By Ben Golliver
You're officially allowed to get excited about the Slam Dunk Contest again.
The NBA announced the field for next week's on Thursday, with three players from each conference included.
What this group lacks in star power, it makes up for in everything else, boasting an excellent combination of new blood and old blood, power dunkers and smooth dunkers, and even a nice positional mix too. Let's break down the field one-by-one with some video of their finest work.
The Defending Champion: Jeremy Evans (Jazz)
Evans, the 2012 Slam Dunk Contest champion, is a 6-foot-9, 196-pound string bean pogostick with absurdly long arms. He showed off a fair bit of creativity in last year's contest, incorporating a tribute to Karl Malone (complete with a "Mailman" skit and jersey) and a two-ball, two-hand alley-oop as he jumped over teammate Gordon Hayward, who was seated in a chair. Evans won by virtue of a split fan vote last year that left many confused. Let's just say that the crowd in Orlando's Amway Center wasn't overwhelmingly enthusiastic when his victory was announced.
In his third year out of Western Kentucky, Evans, 25, is averaging 1.3 points and 1.2 rebounds in just 5.6 minutes per game for the Jazz. The Dunk Contest is the highlight of his season, by far, and he will surely come prepared with some fresh gimmicks. Only Michael Jordan (1987 and 1988), Jason Richardson (2002 and 2003) and Nate Robinson (2009 and 2010) have won back-to-back Dunk Contests, meaning Evans could become the first non-guard to win two years in a row.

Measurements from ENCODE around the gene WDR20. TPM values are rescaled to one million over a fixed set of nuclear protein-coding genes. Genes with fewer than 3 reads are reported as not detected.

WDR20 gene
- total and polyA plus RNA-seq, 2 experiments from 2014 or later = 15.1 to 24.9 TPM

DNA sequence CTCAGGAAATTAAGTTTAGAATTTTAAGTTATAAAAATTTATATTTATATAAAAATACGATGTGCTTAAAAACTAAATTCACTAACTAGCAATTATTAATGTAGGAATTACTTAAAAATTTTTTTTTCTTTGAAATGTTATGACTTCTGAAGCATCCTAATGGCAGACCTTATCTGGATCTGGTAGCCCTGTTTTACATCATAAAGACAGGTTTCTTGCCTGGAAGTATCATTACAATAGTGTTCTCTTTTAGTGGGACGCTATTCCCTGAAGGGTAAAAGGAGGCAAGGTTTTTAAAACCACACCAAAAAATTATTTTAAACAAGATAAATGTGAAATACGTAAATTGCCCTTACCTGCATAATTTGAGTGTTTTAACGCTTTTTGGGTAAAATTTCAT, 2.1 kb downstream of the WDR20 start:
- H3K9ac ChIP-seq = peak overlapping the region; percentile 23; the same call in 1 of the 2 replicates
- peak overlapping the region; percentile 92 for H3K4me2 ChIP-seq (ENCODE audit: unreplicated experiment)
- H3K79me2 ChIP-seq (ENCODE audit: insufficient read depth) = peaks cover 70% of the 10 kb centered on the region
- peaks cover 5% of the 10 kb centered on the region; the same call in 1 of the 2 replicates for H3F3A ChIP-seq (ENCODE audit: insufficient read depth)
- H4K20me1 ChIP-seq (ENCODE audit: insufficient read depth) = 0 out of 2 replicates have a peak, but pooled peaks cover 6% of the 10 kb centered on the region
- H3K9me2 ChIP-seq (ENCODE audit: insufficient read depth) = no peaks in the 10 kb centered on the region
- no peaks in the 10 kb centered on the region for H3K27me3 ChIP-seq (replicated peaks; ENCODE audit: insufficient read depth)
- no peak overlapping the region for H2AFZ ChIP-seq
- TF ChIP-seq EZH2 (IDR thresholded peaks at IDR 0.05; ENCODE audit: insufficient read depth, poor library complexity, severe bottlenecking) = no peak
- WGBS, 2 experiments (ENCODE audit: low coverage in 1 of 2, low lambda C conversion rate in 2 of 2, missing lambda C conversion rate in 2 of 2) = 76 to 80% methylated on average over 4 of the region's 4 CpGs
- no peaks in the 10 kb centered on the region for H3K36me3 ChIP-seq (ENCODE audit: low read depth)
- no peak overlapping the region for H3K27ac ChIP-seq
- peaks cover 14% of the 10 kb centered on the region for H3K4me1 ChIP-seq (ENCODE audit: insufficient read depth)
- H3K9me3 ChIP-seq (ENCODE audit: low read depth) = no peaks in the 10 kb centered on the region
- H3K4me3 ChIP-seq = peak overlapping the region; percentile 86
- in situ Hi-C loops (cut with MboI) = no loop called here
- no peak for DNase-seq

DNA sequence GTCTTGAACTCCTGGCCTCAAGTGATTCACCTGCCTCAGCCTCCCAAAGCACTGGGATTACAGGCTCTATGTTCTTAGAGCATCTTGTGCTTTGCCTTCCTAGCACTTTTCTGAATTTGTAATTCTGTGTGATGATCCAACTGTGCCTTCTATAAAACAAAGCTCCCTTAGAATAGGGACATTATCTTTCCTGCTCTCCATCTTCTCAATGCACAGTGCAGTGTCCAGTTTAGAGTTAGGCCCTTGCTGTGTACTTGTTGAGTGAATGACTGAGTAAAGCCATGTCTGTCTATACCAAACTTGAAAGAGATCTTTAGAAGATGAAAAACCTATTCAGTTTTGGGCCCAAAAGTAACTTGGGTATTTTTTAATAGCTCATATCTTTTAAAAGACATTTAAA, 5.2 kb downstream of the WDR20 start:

The (Veteran) Defending Champion: Gerald Green (Pacers)
Gerald Green won the 2007 Slam Dunk Contest. Yes, that's right: he won the Dunk Contest six years ago. I'm getting old, you're getting old, we're all getting old. Green, now 27, is known for his monstrous vertical leap, his smooth cruising ability and his powerful finishing. The 6-foot-8, 210-pound Green won in 2007 on the strength of his windmill assortment, but he's most famous for his 2008 "Cupcake" dunk, when he blew out the candle on a cupcake that was resting on the back of the rim as he dunked.
Green's hops haven't fallen off in the slightest as he's aged through his 20s. Earlier this season, the Pacers showed off a photo of Green with his entire head above the rim looking down into the hoop and he's posterized Samardo Samuels and gotten head level against the Jazz this season. The Point Forward's Rob Mahoney selected Green as one of four participants in his dream field earlier Thursday. Can't argue with that.
The Big Man: Kenneth Faried (Nuggets)
OK, so Faried isn't a truly big man like teammate JaVale McGee (a 2011 Slam Dunk Contest participant) but he's still a power forward who adds a different flavor to the mix of guards and wings. The best word to describe Faried, 23, is ferocious: he's power and speed to the max. At 6-foot-8 and 228 pounds, he's a rim punisher whose speciality is finsihing lobs, and you can bet someone will be there tossing him alley-oops of all sorts.
Faried has one other X-factor going for him: his wide-smiling, charismatic personality. He'll be "having fun out there" and that will surely win him some crowd support.